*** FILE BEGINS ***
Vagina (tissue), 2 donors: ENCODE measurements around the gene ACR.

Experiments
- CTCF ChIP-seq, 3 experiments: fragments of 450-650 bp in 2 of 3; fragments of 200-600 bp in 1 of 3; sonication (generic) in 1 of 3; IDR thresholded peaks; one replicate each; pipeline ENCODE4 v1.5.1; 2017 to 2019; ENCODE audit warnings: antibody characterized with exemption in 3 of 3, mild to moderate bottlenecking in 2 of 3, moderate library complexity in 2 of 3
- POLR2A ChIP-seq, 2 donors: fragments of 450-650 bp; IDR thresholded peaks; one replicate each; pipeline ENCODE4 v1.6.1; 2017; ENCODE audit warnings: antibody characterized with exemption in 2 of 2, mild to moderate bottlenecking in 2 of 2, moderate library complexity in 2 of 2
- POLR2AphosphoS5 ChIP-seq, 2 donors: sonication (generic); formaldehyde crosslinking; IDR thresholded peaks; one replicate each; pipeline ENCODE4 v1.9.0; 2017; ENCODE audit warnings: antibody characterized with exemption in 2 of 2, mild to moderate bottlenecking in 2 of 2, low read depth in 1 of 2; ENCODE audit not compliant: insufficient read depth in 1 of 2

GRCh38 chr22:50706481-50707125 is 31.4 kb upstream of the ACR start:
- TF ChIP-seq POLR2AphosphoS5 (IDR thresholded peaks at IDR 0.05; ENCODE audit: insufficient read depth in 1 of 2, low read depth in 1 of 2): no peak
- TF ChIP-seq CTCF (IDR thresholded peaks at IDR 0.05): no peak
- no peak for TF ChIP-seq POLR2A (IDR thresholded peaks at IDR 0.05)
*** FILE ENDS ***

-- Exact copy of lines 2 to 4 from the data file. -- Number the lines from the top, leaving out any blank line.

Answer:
Experiments
- CTCF ChIP-seq, 3 experiments: fragments of 450-650 bp in 2 of 3; fragments of 200-600 bp in 1 of 3; sonication (generic) in 1 of 3; IDR thresholded peaks; one replicate each; pipeline ENCODE4 v1.5.1; 2017 to 2019; ENCODE audit warnings: antibody characterized with exemption in 3 of 3, mild to moderate bottlenecking in 2 of 3, moderate library complexity in 2 of 3
- POLR2A ChIP-seq, 2 donors: fragments of 450-650 bp; IDR thresholded peaks; one replicate each; pipeline ENCODE4 v1.6.1; 2017; ENCODE audit warnings: antibody characterized with exemption in 2 of 2, mild to moderate bottlenecking in 2 of 2, moderate library complexity in 2 of 2